You've probably dreamt of becoming a number of things when you were a little girl—a teacher, a scientist, a cop—but you probably never thought of becoming a professional bridesmaid or anything along those lines.
Just in case you're thinking of pursuing a more colorful career, here are several job options for when you graduate.
A mystery shopper is someone who poses as a regular shopper in order to study a store's customer service practices for retail improvement and market research. While this is a part-time job, groups such as Shop'n Check Philippines offer up to P2,000 per shop to a mystery shopper, so if you get to round six retail places in a day, you get a payout of P12,000.
If you're good with dealing with bridezillas and frazzled wives-to-be, then you may want to become a professional bridesmaid, something that's gaining popularity in the US. Jen Glantz is probably the most popular, and she earns as much as a basic fee of $2,000 (P100,532) to be a day-of coordinator and gets an additional $2,000 to walk with the bride down the aisle. Not a bad deal right?
However, being a professional bridesmaid in some parts of rural China may be a dangerous enterprise, as being one means being a bride's "protector" who is required to drink liquor for the bride and to shield her from any untoward advances.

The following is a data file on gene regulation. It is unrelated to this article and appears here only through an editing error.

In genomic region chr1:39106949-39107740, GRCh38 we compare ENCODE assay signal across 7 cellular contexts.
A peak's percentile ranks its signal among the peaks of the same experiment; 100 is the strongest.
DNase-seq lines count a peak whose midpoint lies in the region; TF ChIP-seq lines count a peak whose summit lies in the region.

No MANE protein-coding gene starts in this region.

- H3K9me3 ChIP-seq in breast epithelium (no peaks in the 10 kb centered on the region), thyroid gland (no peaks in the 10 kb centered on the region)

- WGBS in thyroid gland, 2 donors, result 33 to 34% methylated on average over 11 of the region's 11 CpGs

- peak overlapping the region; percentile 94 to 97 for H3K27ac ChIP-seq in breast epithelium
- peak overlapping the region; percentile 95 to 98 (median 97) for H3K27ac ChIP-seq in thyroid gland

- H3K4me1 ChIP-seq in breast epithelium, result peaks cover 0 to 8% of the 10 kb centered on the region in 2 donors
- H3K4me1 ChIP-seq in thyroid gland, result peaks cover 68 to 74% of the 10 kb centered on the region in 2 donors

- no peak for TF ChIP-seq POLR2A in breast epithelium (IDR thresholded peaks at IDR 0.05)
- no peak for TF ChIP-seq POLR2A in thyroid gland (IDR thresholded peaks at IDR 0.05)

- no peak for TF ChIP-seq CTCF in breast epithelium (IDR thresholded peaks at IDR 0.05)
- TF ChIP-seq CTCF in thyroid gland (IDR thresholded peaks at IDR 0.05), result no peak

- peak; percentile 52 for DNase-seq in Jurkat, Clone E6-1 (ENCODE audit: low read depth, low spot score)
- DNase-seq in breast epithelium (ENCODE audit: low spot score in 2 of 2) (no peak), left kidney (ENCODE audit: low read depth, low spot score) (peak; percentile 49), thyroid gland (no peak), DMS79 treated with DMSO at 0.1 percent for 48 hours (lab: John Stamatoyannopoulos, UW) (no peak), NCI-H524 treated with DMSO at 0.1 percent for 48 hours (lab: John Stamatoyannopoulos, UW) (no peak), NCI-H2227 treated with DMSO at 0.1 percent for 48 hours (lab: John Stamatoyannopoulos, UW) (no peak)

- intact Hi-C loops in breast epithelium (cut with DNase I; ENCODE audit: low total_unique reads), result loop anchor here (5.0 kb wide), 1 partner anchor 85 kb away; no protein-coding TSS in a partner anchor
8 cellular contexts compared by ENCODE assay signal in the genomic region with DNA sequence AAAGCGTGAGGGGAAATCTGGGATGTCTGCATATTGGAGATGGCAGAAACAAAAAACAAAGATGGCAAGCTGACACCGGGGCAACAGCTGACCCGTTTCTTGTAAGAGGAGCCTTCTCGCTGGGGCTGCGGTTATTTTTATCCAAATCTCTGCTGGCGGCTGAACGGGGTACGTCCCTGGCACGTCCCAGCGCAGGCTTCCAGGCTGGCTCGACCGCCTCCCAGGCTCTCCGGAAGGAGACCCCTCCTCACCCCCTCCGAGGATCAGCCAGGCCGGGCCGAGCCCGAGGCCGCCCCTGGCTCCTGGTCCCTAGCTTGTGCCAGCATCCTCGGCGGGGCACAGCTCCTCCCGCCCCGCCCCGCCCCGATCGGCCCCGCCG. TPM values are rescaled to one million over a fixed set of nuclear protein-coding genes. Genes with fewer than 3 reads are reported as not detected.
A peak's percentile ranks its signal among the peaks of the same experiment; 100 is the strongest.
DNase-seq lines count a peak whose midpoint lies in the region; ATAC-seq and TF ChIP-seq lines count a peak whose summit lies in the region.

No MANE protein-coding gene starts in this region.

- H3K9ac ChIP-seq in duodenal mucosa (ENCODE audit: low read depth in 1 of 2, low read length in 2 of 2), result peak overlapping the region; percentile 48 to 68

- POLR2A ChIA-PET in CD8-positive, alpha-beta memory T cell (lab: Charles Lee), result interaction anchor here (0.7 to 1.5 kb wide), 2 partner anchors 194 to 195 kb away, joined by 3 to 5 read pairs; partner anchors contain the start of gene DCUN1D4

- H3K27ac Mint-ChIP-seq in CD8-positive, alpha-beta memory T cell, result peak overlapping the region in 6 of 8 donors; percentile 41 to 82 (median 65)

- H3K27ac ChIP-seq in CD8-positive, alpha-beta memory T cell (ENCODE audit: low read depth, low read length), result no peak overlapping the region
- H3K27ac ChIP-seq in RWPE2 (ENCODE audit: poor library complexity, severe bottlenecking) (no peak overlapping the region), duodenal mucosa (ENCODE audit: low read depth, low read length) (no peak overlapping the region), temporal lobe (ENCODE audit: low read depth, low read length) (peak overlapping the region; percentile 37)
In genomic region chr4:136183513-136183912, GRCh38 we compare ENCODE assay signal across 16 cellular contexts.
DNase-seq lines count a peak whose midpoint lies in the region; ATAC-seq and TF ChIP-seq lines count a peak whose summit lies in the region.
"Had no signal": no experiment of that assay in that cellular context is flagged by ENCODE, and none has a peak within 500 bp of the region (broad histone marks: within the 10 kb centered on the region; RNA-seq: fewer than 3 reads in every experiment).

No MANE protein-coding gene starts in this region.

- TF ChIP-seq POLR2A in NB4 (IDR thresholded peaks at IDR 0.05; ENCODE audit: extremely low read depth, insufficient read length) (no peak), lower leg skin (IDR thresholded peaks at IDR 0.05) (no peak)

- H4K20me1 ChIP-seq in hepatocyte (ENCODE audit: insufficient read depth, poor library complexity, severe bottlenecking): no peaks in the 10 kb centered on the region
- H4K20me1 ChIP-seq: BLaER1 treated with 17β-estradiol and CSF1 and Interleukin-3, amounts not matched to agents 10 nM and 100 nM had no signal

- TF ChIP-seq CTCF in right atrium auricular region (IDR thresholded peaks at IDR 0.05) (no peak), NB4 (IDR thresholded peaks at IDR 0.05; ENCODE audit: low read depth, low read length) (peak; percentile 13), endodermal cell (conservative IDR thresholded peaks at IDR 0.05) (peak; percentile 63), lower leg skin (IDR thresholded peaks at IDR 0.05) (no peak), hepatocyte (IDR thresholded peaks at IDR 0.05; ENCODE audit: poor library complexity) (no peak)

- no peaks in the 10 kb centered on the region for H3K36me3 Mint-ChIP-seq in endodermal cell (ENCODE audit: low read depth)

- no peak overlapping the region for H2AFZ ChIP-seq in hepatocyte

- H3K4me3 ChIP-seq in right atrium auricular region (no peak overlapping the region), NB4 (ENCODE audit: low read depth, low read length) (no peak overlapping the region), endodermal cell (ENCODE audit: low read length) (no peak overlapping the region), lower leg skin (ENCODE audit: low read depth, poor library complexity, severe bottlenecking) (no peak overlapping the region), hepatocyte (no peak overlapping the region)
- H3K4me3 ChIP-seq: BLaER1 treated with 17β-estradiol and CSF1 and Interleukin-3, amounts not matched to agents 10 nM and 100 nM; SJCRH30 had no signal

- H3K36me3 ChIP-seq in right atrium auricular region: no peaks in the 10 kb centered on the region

Food and beverage companies such as Mondelez Philippines often have product food tasters. A food taster tests everything from aroma to taste, even color, size, and shape. While we can't find data on how much food tasters get locally, those in other parts of the world can get around $43,368 (P2,179,935.89) annually.
Sometimes called a "Nose," a perfumer is someone who creates your most favorite scents and knows which fragrance should be mixed with another in order to produce something specific and special worthy of the brand. This job requires not just a good sense of smell, but also knowledge on fragrance composition. If you’re up to the training (you’ll need to study for it) and the task, a perfumer in the US can get around $26,000 (P1,306,916) to $67,000 (P3,367,822) annually.
Planetary Protection Officer
This is not a drill. The planets need protection, and NASA is willing to pay huge money—specifically, $124,406 to $187,000 a year—for someone who can. However, you may want to set that superhero cape aside and hit the books ASAP, as a Planetary Protection Officer needs to have an "advanced degree in physical science, engineering, or mathematics." The position is heroic as it sounds, but not theatrically so, as it requires you to be able to keep the earth safe from microbes that can possibly enter the atmosphere from space expeditions coming home, as well as to keep other planets that probes visit pristine and relatively undisturbed.
This story originally appeared on Femalenetwork.com.
* Minor edits have been made by the Candymag.com editors.